Living with mental health conditions and blood cancer
Becky describes her journey with bipolar disorder, anxiety and mantle cell lymphoma, and how she looked after her mental health during and after treatment.
I think my mental health problems first started in childhood. I had lots of ups and downs over the years, but it wasn’t until my early twenties that I realised I needed to seek help.
My GP prescribed an anti-depressant, but six years later the medication just wasn’t working for me anymore. I was getting lower and lower, and I was scared about what might happen.
Getting a diagnosis of bipolar disorder
This time the GP referred me to my local mental health team. I saw a lovely psychiatrist and she diagnosed me with bipolar type 2. It means I have episodes of depression, where I feel really low, and episodes of hypomania. These aren’t as extreme as the manic episodes you can get in other types of bipolar. But when they happen my mind races all the time and I can’t switch off. I also have chronic anxiety.
The diagnosis was such a relief, as it explained the way I’d been feeling all my life and the social difficulties I’d had. It wasn’t just me; it was a mental illness! The psychiatrist put me on some new medication which worked much better, and I also had several years of therapy with an amazing psychotherapist.
Finding out I had blood cancer
In February 2016 I was diagnosed with a type of non-Hodgkin lymphoma called mantle cell lymphoma, after finding a lump in the side of my breast. I was told it was slow growing, so I went on watch and wait for five and a half years. I’d have a check-up every few months, but then COVID hit in 2020 and the appointments had to be over the phone.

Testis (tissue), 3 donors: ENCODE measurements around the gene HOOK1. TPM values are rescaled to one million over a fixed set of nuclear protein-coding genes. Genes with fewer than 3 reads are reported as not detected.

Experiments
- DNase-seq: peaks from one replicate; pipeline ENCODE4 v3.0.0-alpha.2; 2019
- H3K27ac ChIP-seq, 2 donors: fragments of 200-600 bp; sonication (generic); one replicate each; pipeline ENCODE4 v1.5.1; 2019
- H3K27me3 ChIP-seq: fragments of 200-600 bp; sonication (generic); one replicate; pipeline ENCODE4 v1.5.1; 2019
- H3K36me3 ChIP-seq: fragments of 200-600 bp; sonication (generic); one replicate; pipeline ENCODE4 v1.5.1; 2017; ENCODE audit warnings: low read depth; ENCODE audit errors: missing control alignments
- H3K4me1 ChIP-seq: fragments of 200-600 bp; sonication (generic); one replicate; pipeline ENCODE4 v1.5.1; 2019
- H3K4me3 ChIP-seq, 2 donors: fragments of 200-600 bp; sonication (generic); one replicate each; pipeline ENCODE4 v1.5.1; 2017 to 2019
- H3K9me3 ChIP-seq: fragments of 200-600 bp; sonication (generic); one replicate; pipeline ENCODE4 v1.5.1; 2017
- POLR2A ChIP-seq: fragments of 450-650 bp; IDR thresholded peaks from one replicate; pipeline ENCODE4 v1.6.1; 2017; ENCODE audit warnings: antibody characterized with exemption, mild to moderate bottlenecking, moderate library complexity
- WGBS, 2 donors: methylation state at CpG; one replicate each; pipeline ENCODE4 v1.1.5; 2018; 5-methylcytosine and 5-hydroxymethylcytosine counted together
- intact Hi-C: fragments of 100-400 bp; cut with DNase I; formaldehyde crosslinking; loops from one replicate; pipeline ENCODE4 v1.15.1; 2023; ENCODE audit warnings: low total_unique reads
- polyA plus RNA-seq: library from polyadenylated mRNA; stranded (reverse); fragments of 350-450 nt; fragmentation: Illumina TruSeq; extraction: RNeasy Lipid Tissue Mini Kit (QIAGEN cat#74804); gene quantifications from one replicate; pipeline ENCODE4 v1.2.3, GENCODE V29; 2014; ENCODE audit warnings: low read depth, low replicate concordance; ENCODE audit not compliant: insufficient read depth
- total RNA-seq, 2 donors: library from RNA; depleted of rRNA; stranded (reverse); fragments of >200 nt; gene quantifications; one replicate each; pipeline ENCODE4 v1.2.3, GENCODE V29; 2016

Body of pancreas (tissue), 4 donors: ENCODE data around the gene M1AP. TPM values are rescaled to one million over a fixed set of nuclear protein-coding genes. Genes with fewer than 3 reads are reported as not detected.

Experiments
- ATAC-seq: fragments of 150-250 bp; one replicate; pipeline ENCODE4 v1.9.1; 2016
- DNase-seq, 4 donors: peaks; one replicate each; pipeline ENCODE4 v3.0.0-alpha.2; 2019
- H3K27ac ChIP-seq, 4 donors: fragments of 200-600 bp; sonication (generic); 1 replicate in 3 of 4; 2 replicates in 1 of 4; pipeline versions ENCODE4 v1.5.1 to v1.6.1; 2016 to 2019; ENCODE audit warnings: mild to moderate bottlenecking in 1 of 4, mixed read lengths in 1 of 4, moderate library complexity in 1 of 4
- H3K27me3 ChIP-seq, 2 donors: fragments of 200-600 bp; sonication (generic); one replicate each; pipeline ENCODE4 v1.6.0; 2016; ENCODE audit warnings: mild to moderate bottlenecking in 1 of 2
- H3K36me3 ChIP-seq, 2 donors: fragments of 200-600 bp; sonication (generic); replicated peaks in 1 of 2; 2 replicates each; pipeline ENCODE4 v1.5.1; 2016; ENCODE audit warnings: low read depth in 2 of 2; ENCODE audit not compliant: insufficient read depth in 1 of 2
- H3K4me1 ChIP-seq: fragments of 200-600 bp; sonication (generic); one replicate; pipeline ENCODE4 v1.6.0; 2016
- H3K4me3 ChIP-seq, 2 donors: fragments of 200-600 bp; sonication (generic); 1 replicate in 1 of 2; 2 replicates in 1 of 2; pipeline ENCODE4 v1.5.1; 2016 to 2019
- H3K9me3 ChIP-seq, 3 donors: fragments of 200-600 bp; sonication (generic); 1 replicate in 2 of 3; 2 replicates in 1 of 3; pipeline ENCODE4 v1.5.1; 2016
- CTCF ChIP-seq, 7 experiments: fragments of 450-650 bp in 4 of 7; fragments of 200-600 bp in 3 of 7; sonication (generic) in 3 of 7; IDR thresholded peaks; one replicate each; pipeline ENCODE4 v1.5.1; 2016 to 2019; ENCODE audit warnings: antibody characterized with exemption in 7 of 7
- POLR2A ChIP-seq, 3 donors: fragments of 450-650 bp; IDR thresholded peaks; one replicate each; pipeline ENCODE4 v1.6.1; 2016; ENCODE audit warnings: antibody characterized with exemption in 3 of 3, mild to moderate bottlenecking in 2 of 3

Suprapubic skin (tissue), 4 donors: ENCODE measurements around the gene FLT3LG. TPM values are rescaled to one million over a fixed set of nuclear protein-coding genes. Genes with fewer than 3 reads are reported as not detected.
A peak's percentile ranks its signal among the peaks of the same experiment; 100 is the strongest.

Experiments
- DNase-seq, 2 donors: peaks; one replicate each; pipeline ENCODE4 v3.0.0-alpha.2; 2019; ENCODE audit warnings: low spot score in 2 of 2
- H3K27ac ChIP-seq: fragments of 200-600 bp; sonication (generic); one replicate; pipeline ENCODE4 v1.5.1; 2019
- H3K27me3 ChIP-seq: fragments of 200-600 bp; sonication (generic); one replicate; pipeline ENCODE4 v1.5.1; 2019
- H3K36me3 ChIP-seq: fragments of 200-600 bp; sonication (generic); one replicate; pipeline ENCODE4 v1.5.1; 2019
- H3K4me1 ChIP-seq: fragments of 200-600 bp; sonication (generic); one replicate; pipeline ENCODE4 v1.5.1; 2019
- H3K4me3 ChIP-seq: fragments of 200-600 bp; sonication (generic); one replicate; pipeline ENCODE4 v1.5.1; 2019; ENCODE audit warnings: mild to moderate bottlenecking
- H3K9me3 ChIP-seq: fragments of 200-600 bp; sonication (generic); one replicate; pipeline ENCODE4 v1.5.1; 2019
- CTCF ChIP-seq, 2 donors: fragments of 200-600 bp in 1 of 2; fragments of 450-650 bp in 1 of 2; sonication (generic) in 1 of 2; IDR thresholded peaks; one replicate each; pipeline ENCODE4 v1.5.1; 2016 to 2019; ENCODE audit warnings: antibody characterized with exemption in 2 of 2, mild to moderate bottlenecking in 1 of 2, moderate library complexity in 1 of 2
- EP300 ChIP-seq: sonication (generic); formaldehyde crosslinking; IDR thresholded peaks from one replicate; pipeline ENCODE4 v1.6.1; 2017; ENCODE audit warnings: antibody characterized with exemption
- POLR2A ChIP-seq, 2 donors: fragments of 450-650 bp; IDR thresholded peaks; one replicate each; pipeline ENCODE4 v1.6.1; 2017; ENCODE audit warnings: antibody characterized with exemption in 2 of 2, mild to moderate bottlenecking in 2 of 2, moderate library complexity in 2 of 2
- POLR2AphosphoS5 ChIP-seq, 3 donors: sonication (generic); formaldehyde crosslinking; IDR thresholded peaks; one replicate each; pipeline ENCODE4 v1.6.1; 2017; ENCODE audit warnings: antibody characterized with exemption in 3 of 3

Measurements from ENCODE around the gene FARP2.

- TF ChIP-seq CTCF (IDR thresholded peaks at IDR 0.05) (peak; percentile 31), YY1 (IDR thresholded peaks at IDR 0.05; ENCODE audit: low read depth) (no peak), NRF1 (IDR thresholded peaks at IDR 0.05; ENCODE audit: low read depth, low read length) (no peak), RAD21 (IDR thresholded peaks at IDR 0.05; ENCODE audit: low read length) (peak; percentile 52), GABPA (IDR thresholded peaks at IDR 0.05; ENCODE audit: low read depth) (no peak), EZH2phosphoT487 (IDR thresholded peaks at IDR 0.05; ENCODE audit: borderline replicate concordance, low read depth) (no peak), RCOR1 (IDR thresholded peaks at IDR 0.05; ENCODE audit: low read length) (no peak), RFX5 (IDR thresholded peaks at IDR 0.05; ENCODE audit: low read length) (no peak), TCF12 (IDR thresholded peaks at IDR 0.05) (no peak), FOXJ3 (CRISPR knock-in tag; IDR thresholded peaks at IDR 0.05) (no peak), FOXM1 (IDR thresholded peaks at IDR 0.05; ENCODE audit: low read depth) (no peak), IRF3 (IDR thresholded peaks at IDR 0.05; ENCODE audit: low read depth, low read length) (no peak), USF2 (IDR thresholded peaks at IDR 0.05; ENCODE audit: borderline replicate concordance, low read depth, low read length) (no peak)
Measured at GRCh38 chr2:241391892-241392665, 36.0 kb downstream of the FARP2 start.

In June 2021 the hospital called me in for a PET scan. The scan showed the cancer had spread, so it was time to start treatment.
My treatment was six cycles of chemotherapy followed by a stem cell transplant using my own stem cells. The thing I found most challenging for my mental health was having to stay in hospital. Up until this point I’d never had to stay in a hospital overnight, so I felt really anxious about it. Because of COVID restrictions I couldn’t have any visitors, so I was all alone.
My local hospital doesn’t do transplants, so I was sent to St Barts hospital in London. In January 2022 I went in for my stem cell transplant. I was going in for three weeks, the longest I’d ever been apart from my husband since we got married in 1989. He’d WhatsApp me and we’d talk on the phone every evening, but it was really hard being away from him.
Talking to my medical team about my mental health
My mental health conditions are on my medical records, but I also talked to my consultant about them as soon as I was diagnosed with lymphoma. He was really understanding, and he also communicated with the team in London about my mental health. I think that was why they put in a room with a big window when I went in for my transplant. Natural light is really important to me.
Managing my medication during and after the stem cell transplant